How to create a template that makes it easy for users to “fill in the blanks”, without doing any programming

Article contributed by Dave Rado

There are basically four approaches you can take:


Create a protected form.

This method is great for creating forms templates, and does let the user tab from one formfield to the next; but it is useless for any other type of template, due to the huge number of restrictions Word's protection feature imposes on the user. For example, see How to enable the spellchecker in a protected document.

On-screen forms are also covered in Word's Help, under the rather misleading title of online forms (misleading because they have nothing whatever to do with web forms).


Use a MacroButton field that doesn't actually run a macro but simply displays a prompt and allows the user to click on the prompt and type. See Microsoft's fax templates (which are supplied with Word) for examples of this. You can simply copy one of the macrobutton fields out of the Microsoft template into your own and amend the prompts as desired. To amend the prompts, select the field and press Shift+F9 to display the field codes. You'll then see something like:

{ MACROBUTTON NoMacro [Click here and type name] }

Change Click here and type name to whatever text you require. Press F9 to update the field, which will also display the display text instead of the field code:

and you're done. (Note that the field shading is an option you can switch on or off under Tools + Options + View).

Alternatively, you can create the field from scratch rather than copying it.



Press Ctrl+F9 to position the field boundaries "{}" (don't type them); then type MACROBUTTON NoMacro and the display prompt. Or


Select Insert + Field, and in the dialog, find the MacroButton field. This method is particularly good if you are not used to working with the field in question, because of all the help facilities the dialog gives you (see: Some Tips and Gotchas for those who are new to Word). The former method is quicker, though.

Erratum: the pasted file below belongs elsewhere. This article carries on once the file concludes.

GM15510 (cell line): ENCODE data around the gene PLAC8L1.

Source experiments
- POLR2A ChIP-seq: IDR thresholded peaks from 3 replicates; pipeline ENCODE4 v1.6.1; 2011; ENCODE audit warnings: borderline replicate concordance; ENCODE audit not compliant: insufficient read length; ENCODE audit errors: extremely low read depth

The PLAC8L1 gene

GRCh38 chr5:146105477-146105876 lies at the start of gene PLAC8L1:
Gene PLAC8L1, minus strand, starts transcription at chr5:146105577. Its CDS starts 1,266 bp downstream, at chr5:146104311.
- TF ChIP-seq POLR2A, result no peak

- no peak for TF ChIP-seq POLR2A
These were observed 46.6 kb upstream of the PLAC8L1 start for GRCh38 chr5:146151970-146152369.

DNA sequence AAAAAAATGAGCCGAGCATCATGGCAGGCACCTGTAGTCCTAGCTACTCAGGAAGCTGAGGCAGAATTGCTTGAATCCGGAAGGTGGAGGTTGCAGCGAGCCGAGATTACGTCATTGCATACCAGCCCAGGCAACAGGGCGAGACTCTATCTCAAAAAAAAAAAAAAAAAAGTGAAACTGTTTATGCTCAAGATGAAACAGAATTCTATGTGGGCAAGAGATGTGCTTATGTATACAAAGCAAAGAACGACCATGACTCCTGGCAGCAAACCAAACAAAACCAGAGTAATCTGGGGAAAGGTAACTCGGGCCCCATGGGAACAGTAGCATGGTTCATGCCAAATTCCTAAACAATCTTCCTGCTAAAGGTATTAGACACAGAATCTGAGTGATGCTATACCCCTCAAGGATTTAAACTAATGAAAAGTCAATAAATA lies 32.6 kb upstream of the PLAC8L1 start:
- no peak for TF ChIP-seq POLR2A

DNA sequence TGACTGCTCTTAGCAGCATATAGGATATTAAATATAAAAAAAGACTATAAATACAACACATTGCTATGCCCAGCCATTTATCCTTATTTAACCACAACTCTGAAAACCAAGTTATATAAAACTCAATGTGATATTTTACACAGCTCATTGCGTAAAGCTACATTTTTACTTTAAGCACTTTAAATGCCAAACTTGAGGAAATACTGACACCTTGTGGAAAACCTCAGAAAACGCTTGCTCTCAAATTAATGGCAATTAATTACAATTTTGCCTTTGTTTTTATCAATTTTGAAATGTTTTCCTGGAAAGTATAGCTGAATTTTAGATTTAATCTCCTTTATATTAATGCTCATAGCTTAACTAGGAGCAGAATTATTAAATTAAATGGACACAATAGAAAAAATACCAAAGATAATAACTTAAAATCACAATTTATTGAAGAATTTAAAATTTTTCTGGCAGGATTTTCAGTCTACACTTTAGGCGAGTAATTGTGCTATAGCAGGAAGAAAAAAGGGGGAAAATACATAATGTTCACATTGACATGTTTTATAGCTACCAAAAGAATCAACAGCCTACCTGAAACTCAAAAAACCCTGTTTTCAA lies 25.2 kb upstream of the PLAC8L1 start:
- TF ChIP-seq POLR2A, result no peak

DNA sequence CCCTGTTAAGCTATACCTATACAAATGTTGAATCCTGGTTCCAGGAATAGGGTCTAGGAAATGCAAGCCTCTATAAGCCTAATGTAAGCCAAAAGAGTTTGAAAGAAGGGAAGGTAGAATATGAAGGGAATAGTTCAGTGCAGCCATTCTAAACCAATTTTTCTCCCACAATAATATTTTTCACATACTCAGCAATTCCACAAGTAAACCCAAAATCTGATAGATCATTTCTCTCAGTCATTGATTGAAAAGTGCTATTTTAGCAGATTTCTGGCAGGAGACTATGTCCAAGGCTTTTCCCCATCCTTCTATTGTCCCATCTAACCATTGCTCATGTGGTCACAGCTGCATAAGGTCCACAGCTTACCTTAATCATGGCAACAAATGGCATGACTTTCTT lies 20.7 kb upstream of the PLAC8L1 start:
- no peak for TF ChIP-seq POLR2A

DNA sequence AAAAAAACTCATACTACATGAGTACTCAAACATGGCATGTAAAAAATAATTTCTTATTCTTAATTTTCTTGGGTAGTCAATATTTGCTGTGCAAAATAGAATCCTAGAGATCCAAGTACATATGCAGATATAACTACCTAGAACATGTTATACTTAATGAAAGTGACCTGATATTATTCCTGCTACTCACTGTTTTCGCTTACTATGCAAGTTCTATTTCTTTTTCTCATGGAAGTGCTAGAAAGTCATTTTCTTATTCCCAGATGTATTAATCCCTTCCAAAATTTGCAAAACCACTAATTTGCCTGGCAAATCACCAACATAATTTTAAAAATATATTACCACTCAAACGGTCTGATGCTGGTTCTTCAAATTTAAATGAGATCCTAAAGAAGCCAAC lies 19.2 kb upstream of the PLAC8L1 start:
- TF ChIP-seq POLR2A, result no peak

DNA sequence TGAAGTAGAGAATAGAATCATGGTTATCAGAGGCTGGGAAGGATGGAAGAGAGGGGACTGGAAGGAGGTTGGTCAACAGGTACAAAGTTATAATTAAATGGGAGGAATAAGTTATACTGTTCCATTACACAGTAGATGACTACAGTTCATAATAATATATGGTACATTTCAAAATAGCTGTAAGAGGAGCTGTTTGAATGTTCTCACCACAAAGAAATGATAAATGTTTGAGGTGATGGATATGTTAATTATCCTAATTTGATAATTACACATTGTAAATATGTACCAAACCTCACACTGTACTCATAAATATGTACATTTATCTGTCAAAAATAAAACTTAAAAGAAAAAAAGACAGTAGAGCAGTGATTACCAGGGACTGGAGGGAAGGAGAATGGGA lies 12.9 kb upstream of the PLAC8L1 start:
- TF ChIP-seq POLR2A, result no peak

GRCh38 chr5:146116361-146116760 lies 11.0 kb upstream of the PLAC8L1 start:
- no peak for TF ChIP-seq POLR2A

Then press F9 to update the field.

A single left mouse button click anywhere in the field will select the field, allowing it to be overtyped:

Using MacroButton fields is simple, and easy to implement. But the user cannot tab from one field to the next.


Use FILLIN or ASK fields. To do this, select Insert + Field. Then select Fillin or Ask, add the appropriate text and click OK. If you get stuck, look up the topic Examples of ASK and FILLIN fields in Word's Help.

Having inserted the fields, you can simply paste the following code into a little macro called AutoNew, which will update the fields and display the appropriate prompts when a user creates a new document based on your template, and then unlink them so the prompts don't keep reappearing.

If you give a macro the name AutoNew, it will automatically run when a user selects File + New and select the template.

To create the macro, select Tools + Macro + Macros, where it says Macros In select the template; where it says Macro Name, type AutoNew; and click create. Then paste the following code into your macro, save, and you're done:

Sub AutoNew()

Dim Fld As Field


For Each Fld In ActiveDocument.Fields
    If Fld.Type = wdFieldAsk Or Fld.Type = wdFieldFillIn Then
    End If
Next Fld

End Sub

This is similar to the way WordPerfect users are used to doing it. But the unfortunate souls who have to use this type of template will quickly get fed up with having to fill in a whole series of separate prompts one after another after another after another ... which is why professionally designed templates always use userforms.


Download Bill Coan's DataPrompter [Lene Fredborg, 2-Sep-2022: Replaced outdated link] add-in from, and distribute it to your users along with your template(s). This addin allows you to create all the functionality of a professionally designed template, complete with userforms, in a matter of minutes and without any programming at all. It's not free, but it comes with a 30-day money-back guarantee; and as one of its beta testers I can personally vouch that it works brilliantly. In my opinion it is a godsend for anyone who needs to design professional-quality templates but doesn't want (or have the time) to learn VBA.